stuff. There are fewer-and-fewer big sources of stuff we can burn. We
will inevitably become increasingly dependent on that dwindling number
of sources. Even if we can get by a while by destroying our water
tables for natural gas and squeezing oil from North Dakota shale.

We can only create stability by harvesting the energy all around us.
The Sun doesn't just shine on North Dakota. It shines on everyone. The
wind doesn't just blow in Libya. It blows everywhere. Algae doesn't
just grow in Louisiana. The only renewable power source that's
unevenly distributed is geothermal energy – it's closer to the surface
in the American West than the American East.

But we don't have to tap it all to create a stable energy future. And
there's no threat that we're going to run out.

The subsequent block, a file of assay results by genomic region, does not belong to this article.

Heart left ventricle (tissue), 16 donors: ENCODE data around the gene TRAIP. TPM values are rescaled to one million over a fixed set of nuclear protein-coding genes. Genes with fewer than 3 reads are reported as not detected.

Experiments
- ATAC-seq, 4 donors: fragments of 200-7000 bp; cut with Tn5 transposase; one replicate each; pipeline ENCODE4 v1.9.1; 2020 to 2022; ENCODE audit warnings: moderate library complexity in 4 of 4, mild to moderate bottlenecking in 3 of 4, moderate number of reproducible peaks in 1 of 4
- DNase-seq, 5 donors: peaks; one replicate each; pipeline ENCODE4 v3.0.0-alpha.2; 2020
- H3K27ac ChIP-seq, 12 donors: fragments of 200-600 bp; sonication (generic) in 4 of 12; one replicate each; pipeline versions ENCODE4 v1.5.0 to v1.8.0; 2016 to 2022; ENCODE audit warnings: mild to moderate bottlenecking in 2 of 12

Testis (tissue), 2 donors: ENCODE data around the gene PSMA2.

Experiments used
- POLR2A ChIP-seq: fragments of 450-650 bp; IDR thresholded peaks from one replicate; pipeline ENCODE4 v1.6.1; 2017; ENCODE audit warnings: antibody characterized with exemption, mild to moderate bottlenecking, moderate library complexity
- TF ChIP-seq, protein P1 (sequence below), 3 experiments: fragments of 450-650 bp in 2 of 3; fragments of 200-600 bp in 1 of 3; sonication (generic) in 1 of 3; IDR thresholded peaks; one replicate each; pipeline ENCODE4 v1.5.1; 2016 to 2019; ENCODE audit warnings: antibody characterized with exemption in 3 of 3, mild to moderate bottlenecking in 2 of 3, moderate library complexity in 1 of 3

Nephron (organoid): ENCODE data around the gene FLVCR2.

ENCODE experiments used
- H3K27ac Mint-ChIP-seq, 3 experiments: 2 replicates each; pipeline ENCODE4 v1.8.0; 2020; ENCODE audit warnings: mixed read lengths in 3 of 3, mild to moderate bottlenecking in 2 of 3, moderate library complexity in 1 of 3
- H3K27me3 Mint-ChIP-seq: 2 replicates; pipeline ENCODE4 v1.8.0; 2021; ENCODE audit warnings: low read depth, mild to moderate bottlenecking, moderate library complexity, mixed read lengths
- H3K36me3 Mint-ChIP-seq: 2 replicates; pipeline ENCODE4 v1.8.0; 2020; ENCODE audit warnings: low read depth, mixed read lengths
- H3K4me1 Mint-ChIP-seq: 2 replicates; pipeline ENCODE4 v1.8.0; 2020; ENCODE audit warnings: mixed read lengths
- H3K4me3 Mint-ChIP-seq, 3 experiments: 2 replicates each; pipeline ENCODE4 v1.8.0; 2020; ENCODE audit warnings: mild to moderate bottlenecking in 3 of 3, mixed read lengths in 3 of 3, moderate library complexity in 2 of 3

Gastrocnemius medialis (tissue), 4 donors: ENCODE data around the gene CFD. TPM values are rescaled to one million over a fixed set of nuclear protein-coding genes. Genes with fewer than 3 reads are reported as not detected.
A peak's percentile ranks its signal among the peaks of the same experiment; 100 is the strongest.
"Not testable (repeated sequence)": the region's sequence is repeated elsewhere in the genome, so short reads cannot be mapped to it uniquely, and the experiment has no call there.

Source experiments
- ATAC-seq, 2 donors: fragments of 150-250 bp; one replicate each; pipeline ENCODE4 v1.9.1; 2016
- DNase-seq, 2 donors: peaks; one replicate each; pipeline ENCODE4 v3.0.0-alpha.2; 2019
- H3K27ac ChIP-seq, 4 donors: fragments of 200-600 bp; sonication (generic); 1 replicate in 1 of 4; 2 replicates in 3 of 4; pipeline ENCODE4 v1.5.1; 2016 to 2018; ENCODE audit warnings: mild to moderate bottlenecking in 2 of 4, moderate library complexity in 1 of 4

The technology exists to make all this happen, if we continue
investing in it. If we care about our national security, and our
energy security, that's what we will do.

If we don't care, of course, just listen to the Koch Brothers, listen
to Exxon, and listen to the dictators who control the oil we now so
desperately need to keep our economy going. Listen to them and their
paid minions tell you that a renewable future is impossible, or that
it will cost too much, that the obvious scarcity of fossil fuel energy
isn't what it appears to be, and that global warming is a crock.

This is America's choice in 2011, and it's up to the renewable energy
industry to help us make the right one. In part, by using this highly
redundant technology called the Internet.

1 of 2
March 9, 2011
Excellent post. Those involved in Renewable Energy as well as Policy
makers and others should have a look at it.

Dr.A.Jagadeesh Nellore(AP),India
Wind Energy Expert

2 of 2